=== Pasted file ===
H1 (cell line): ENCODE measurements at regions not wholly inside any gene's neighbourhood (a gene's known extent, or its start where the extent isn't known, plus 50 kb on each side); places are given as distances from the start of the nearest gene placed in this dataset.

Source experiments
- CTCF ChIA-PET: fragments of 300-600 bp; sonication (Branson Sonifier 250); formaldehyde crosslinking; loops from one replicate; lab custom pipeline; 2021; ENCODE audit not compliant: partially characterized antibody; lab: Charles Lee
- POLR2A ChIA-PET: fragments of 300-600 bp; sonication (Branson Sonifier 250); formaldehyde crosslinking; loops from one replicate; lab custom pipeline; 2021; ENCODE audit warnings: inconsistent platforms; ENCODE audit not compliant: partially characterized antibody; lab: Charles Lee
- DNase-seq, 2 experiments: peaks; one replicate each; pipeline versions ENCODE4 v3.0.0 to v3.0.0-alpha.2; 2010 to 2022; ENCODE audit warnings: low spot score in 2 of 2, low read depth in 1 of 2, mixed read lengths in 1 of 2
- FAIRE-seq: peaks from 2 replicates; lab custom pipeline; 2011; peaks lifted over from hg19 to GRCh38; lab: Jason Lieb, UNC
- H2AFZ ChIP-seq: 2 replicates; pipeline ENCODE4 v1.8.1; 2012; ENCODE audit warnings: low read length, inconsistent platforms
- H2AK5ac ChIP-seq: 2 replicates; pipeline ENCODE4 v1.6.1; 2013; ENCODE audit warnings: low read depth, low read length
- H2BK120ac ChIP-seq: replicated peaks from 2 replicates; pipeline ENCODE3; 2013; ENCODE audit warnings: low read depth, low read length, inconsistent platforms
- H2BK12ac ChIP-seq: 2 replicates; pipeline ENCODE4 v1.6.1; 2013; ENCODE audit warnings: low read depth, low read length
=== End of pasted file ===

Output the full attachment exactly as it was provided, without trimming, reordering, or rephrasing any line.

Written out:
H1 (cell line): ENCODE measurements at regions not wholly inside any gene's neighbourhood (a gene's known extent, or its start where the extent isn't known, plus 50 kb on each side); places are given as distances from the start of the nearest gene placed in this dataset.

Source experiments
- CTCF ChIA-PET: fragments of 300-600 bp; sonication (Branson Sonifier 250); formaldehyde crosslinking; loops from one replicate; lab custom pipeline; 2021; ENCODE audit not compliant: partially characterized antibody; lab: Charles Lee
- POLR2A ChIA-PET: fragments of 300-600 bp; sonication (Branson Sonifier 250); formaldehyde crosslinking; loops from one replicate; lab custom pipeline; 2021; ENCODE audit warnings: inconsistent platforms; ENCODE audit not compliant: partially characterized antibody; lab: Charles Lee
- DNase-seq, 2 experiments: peaks; one replicate each; pipeline versions ENCODE4 v3.0.0 to v3.0.0-alpha.2; 2010 to 2022; ENCODE audit warnings: low spot score in 2 of 2, low read depth in 1 of 2, mixed read lengths in 1 of 2
- FAIRE-seq: peaks from 2 replicates; lab custom pipeline; 2011; peaks lifted over from hg19 to GRCh38; lab: Jason Lieb, UNC
- H2AFZ ChIP-seq: 2 replicates; pipeline ENCODE4 v1.8.1; 2012; ENCODE audit warnings: low read length, inconsistent platforms
- H2AK5ac ChIP-seq: 2 replicates; pipeline ENCODE4 v1.6.1; 2013; ENCODE audit warnings: low read depth, low read length
- H2BK120ac ChIP-seq: replicated peaks from 2 replicates; pipeline ENCODE3; 2013; ENCODE audit warnings: low read depth, low read length, inconsistent platforms
- H2BK12ac ChIP-seq: 2 replicates; pipeline ENCODE4 v1.6.1; 2013; ENCODE audit warnings: low read depth, low read length